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‘Shy Away’ Review: Twenty One Pilots Break From Their Traditions in a Bold Way

The music video for Twenty One Pilots' "Shy Away"
The music video for Twenty One Pilots' "Shy Away" By Courtesy of Twenty One Pilots / Fueled By Ramen
By Mikel J. Davies, Crimson Staff Writer

Twenty One Pilots released their newest single, “Shy Away,” on April 7, after almost a year of no releases. Released to build excitement for their upcoming sixth studio album, “Scaled and Icy,” the song takes bold steps. Possibly indicating a slightly new direction for the group, “Shy Away” acts as a litmus test for the band as they wade into new waters with a more upbeat, electronic pop style.

Immediately, the single comes off as unlike any of the band’s previous work. While leaning into the synth-pop and electronic-funk side of their combined musical history, the duo builds a sense of on-the-spot anticipation for all the upcoming releases. While still recognizing their roots as a group that pulls from almost every mainstream genre — rap, hip-hop, rock, pop, electronica, indie, and funk — they capitalize on their talents as indie-pop and electronic artists.

With its upbeat start, “Shy Away” grabs the listener’s attention right away — much like they do with some of their other critically acclaimed singles like “Tear in my Heart” and “Ride.” The track deviates from the norms of Twenty One Pilots’ more moody and emotionally heavy pieces, like “Goner” and “Truce.” However, even with the more optimistic sounds, there is still the tinge of something deeper happening just under the beat.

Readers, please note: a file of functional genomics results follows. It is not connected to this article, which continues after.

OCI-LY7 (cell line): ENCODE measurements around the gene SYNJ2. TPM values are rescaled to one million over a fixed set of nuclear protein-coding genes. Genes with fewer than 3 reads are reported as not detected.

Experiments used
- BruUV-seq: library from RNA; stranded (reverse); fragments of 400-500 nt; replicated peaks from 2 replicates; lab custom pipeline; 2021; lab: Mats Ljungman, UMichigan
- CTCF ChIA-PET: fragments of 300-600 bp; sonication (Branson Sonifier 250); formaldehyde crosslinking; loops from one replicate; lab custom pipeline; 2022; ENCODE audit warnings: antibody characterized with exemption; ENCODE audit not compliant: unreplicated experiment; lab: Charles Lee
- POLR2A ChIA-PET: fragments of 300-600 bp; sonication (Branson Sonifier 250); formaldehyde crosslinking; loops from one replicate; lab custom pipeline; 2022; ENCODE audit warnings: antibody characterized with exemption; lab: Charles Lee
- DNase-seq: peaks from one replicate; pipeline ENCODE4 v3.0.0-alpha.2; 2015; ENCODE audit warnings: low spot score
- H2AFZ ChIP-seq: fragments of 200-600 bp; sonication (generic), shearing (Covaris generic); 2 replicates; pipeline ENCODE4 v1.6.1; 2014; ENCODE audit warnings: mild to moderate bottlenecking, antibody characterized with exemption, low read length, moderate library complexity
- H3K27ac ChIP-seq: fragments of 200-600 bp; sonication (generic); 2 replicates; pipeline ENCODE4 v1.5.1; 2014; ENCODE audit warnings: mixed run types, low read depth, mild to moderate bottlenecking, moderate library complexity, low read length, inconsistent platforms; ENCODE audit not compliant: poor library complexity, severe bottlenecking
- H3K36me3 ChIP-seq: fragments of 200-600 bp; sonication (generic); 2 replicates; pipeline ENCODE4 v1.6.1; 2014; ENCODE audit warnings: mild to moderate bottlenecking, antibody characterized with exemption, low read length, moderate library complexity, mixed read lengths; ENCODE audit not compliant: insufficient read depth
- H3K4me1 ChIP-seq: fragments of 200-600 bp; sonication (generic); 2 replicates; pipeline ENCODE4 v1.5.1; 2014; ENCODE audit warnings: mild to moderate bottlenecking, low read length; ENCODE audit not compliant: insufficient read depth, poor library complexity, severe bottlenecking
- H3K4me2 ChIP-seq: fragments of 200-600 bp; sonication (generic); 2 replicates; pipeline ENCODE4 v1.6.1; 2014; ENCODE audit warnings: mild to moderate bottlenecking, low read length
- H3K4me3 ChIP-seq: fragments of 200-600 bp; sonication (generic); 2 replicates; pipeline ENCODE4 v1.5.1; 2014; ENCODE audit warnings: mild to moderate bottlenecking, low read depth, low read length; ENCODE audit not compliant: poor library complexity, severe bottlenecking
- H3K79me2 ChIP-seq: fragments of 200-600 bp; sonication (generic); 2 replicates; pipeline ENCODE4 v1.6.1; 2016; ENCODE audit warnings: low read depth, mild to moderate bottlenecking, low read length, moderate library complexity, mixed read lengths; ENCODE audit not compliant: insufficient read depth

Like many songs from their 2015 album “Blurryface,” “Shy Away” uses a synth-heavy, EDM style to create a distinct mood for the listener. The single lacks the intimate bridge that “Tear in my Heart” has, but both songs are emotionally engaging as they touch on the intimacy of relationships. According to an interview with BBC Radio 1, Tyler Joseph, the band’s frontman, wants “Shy Away” to be a life lesson for his younger brother — who is often referenced in the group's music.

One little homage to the band’s past pops up in the last repetition of the chorus. In many older Twenty One Pilots songs, there are sections where Joseph sings in a screamo style for an intense, pure emotional release. Though this song doesn’t quite lean into the variety of genres like many of their other songs might, the last chorus starts with the slightest scream of the lyrics. This little bit of fan service, although almost purely inconsequential because it’s so subtle, shows the artist’s commitment to its long-time fans.

“Shy Away” does lack some of Twenty One Pilots well-known style. While presenting an opportunity for the band to branch out, it may very well be a turn down the wrong path. What has made the band’s work so memorable is their use of thrilling music to present intimate reflections on the hardships of life. “Shy Away,” while still being catchy and enjoyable, doesn’t do the same as songs like “Stressed Out” for the group. In many ways, it’s a less distinct track unlike those that fans have come to love from Twenty One Pilots.

“Shy Away,” despite diverging from many of the other Twenty One Pilots singles, exhibits the range of a band that has clearly shown they’re capable of creating hits in almost any genre. With “Scaled and Icy” being set to release on May 21, “Shy Away” is an interesting taste of what we can expect from Twenty One Pilots this year. Let’s hope that the album doesn't deviate too far from what fans love about this incredible group.

— Staff writer Mikel J. Davies can be reached at mikel.davies@thecrimson.com.

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